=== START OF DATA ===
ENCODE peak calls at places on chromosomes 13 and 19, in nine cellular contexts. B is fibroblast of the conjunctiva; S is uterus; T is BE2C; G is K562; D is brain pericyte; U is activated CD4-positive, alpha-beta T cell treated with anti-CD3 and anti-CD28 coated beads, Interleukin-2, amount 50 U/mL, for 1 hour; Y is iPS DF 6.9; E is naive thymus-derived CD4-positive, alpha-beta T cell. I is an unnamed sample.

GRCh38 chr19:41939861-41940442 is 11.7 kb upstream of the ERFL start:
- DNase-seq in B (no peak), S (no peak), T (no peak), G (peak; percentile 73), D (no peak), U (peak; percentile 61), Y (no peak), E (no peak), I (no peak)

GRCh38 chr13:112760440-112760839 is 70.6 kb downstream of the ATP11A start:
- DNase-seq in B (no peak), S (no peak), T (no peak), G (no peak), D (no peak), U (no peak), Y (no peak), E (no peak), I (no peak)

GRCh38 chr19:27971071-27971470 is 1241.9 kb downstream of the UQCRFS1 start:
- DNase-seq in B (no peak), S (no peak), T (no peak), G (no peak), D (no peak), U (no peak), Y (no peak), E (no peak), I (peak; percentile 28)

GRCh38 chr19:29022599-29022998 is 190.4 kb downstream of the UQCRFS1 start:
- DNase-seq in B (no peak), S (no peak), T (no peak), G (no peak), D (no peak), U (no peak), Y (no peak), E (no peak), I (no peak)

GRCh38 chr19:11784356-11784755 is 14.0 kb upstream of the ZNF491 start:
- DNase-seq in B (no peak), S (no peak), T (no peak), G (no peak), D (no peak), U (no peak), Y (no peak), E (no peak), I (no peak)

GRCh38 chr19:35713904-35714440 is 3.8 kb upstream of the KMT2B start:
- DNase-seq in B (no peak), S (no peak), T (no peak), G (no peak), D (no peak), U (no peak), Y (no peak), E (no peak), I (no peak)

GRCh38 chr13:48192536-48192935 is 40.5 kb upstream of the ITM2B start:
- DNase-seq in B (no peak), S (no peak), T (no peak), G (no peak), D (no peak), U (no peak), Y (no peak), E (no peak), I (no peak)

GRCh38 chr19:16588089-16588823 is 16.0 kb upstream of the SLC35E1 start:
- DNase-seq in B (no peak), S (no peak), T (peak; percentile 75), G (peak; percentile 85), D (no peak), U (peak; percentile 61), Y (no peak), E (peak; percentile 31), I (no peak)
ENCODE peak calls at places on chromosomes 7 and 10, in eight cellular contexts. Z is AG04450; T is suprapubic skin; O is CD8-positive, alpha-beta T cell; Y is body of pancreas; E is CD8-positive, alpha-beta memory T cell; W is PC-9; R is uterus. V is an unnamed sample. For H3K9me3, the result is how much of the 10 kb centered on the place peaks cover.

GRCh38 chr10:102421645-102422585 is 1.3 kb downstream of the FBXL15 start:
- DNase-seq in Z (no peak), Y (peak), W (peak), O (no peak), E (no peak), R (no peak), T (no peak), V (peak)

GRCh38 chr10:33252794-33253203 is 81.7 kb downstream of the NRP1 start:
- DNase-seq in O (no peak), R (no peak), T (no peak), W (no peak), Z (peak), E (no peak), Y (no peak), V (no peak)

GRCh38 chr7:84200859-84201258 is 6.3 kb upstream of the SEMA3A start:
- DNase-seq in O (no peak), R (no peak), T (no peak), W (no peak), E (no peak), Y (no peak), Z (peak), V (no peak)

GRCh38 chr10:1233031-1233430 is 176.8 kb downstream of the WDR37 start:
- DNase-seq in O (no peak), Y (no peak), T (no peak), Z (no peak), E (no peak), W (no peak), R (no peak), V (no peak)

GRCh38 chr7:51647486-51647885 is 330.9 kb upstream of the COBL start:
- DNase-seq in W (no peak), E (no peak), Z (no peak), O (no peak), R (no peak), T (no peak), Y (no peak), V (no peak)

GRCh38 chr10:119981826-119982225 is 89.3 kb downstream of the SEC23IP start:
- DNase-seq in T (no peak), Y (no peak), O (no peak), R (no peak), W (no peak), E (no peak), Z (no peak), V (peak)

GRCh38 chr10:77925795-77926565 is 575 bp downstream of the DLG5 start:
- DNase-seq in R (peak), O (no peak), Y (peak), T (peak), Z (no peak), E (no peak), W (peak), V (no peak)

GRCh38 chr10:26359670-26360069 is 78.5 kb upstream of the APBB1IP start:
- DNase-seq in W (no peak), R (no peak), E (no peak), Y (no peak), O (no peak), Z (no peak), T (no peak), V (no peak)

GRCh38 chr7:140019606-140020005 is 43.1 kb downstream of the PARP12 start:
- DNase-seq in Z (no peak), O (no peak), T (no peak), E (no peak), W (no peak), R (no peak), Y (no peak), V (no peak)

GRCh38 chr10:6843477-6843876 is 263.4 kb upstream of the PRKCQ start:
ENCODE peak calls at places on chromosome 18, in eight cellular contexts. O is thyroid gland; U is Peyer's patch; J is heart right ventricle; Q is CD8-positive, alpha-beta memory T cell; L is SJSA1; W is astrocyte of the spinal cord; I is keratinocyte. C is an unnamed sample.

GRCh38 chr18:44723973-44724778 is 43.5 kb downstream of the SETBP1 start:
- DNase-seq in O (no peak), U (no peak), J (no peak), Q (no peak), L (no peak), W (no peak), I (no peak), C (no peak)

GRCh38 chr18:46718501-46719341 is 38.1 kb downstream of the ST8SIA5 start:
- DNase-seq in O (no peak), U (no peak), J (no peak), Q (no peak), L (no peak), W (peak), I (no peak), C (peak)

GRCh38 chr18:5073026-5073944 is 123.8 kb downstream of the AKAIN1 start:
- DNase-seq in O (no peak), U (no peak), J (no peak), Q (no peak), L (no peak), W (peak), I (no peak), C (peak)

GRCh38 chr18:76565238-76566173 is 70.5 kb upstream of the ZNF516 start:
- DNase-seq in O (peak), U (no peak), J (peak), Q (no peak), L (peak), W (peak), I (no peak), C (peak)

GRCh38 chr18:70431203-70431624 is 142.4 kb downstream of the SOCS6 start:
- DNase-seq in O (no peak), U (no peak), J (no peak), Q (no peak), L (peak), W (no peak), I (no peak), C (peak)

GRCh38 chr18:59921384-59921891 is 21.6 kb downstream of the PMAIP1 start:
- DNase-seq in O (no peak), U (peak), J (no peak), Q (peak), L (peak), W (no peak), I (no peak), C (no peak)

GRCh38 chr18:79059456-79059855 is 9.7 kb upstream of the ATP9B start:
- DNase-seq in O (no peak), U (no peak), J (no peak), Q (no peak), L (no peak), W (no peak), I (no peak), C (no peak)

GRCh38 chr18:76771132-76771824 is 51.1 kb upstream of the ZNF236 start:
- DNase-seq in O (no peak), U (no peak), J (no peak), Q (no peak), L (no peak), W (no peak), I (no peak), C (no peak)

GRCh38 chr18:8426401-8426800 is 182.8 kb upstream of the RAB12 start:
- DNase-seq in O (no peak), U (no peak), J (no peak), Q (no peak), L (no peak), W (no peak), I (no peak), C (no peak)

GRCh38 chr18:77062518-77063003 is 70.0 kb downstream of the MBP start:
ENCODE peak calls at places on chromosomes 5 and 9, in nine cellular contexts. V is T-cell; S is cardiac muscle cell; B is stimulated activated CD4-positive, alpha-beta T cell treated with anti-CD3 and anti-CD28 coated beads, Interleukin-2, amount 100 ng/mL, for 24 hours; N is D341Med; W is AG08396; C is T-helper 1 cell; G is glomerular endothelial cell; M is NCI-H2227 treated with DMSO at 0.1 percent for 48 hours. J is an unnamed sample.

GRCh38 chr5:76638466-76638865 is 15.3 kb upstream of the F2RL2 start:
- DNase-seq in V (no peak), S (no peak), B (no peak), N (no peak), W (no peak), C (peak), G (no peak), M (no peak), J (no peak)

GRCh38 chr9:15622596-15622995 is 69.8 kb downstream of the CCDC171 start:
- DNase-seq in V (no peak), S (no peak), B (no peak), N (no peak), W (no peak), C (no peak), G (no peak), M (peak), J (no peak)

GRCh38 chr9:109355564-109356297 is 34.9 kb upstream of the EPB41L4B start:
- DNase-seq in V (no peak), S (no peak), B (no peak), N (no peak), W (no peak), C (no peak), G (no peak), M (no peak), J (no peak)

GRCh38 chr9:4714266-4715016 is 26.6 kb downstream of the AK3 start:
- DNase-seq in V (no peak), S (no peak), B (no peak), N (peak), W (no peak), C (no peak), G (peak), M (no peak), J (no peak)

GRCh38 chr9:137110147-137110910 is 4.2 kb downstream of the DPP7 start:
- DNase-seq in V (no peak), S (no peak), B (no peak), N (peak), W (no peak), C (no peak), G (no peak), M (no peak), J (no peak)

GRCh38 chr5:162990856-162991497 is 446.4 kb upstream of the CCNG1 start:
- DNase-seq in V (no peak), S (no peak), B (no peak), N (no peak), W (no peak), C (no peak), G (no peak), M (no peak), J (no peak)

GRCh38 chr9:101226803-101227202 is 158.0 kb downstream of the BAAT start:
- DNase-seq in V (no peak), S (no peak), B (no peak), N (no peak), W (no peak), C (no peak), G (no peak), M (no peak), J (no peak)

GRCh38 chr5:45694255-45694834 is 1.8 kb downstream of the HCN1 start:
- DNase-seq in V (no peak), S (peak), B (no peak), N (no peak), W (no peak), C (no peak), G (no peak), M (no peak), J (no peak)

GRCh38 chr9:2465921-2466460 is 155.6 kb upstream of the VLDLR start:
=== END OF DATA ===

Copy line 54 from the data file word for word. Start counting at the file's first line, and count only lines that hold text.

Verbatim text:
- DNase-seq in O (no peak), U (no peak), J (no peak), Q (no peak), L (no peak), W (no peak), I (no peak), C (no peak)